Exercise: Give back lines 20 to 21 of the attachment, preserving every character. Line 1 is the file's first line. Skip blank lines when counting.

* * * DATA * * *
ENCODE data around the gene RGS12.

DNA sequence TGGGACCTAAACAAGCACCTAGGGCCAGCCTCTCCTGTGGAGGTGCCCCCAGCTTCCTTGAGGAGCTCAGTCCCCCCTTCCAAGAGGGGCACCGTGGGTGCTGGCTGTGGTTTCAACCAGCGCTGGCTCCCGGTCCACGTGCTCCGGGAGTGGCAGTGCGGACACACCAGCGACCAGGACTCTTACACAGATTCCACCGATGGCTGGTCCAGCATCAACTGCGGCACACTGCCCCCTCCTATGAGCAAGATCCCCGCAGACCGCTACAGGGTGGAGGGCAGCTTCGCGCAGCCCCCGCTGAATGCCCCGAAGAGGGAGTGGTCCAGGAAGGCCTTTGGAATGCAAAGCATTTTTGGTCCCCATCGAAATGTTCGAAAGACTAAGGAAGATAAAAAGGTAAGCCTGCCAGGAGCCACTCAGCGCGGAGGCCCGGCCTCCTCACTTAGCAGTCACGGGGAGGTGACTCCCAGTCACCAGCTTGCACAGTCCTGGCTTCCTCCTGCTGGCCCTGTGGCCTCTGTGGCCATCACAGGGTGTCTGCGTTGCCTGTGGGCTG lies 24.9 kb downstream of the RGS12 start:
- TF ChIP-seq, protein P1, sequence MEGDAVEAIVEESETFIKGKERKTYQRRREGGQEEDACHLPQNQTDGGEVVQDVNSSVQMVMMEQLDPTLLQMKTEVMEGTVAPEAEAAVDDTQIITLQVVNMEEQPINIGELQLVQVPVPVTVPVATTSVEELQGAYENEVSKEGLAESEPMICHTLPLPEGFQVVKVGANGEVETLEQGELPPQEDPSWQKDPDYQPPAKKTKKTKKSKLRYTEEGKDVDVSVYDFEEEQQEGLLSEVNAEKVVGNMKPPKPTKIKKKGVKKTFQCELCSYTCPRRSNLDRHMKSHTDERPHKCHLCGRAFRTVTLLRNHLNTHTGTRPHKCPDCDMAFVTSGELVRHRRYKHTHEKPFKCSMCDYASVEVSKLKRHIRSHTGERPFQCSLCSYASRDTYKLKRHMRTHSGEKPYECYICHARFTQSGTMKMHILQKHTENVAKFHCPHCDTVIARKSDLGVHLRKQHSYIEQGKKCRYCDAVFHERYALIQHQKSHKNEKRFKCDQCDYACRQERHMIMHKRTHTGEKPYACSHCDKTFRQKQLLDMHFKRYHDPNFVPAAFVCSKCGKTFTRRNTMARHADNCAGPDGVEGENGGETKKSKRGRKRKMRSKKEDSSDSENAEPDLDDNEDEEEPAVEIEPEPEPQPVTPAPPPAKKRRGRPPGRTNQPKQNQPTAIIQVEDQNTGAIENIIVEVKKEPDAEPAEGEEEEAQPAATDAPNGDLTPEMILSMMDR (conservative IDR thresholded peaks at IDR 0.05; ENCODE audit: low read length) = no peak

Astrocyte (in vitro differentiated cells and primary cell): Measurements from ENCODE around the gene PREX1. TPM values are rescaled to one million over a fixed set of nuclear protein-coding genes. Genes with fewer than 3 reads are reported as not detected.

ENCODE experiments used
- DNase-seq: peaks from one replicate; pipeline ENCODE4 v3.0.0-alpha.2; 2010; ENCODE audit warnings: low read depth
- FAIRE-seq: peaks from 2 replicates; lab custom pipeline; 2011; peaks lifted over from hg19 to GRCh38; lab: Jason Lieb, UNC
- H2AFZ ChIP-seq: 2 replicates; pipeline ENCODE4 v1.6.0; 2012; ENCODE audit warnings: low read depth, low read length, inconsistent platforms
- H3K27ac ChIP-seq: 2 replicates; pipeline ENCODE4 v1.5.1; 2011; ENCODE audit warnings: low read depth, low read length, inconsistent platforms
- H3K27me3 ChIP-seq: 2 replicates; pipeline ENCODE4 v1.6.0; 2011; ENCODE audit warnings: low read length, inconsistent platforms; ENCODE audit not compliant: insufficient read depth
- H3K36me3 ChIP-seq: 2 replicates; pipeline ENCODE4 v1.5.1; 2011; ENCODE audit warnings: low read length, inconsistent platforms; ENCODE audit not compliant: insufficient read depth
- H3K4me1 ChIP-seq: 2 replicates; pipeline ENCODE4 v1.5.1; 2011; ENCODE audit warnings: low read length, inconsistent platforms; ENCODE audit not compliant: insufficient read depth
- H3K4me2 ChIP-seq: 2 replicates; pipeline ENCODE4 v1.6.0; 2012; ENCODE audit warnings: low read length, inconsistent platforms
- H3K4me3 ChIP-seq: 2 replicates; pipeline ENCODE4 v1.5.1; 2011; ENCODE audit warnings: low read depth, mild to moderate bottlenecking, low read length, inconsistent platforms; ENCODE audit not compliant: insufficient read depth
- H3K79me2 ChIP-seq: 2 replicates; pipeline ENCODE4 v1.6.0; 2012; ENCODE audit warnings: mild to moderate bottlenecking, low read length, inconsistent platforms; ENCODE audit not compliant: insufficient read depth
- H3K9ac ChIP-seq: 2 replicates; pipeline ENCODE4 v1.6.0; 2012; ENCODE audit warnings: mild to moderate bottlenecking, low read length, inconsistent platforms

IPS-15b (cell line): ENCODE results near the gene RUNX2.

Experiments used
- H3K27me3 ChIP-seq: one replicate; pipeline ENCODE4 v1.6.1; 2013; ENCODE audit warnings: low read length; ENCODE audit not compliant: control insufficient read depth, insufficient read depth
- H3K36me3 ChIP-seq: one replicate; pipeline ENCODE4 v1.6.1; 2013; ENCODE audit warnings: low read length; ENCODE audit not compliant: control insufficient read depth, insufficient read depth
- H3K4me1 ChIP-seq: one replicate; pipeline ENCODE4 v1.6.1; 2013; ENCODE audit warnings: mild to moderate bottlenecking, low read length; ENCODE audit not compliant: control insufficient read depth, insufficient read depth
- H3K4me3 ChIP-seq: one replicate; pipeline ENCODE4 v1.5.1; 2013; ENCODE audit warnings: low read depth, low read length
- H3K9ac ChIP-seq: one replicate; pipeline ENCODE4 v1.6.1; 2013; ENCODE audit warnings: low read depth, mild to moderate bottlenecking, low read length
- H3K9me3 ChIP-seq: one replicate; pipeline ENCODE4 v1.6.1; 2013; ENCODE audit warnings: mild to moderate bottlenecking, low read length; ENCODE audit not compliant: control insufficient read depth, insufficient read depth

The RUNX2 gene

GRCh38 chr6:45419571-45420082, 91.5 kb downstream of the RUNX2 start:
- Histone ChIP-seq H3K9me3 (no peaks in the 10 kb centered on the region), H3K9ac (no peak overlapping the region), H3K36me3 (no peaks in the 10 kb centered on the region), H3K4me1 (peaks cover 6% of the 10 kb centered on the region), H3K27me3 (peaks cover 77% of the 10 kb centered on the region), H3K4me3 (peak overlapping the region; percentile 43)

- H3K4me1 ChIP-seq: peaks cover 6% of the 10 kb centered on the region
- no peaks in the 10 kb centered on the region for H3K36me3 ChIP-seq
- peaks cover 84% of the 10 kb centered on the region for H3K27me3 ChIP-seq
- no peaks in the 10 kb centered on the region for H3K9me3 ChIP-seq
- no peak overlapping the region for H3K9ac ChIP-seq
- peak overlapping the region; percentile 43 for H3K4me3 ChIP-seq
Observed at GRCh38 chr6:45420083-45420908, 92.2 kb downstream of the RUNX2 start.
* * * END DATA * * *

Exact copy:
- H3K36me3 ChIP-seq: one replicate; pipeline ENCODE4 v1.6.1; 2013; ENCODE audit warnings: low read length; ENCODE audit not compliant: control insufficient read depth, insufficient read depth
- H3K4me1 ChIP-seq: one replicate; pipeline ENCODE4 v1.6.1; 2013; ENCODE audit warnings: mild to moderate bottlenecking, low read length; ENCODE audit not compliant: control insufficient read depth, insufficient read depth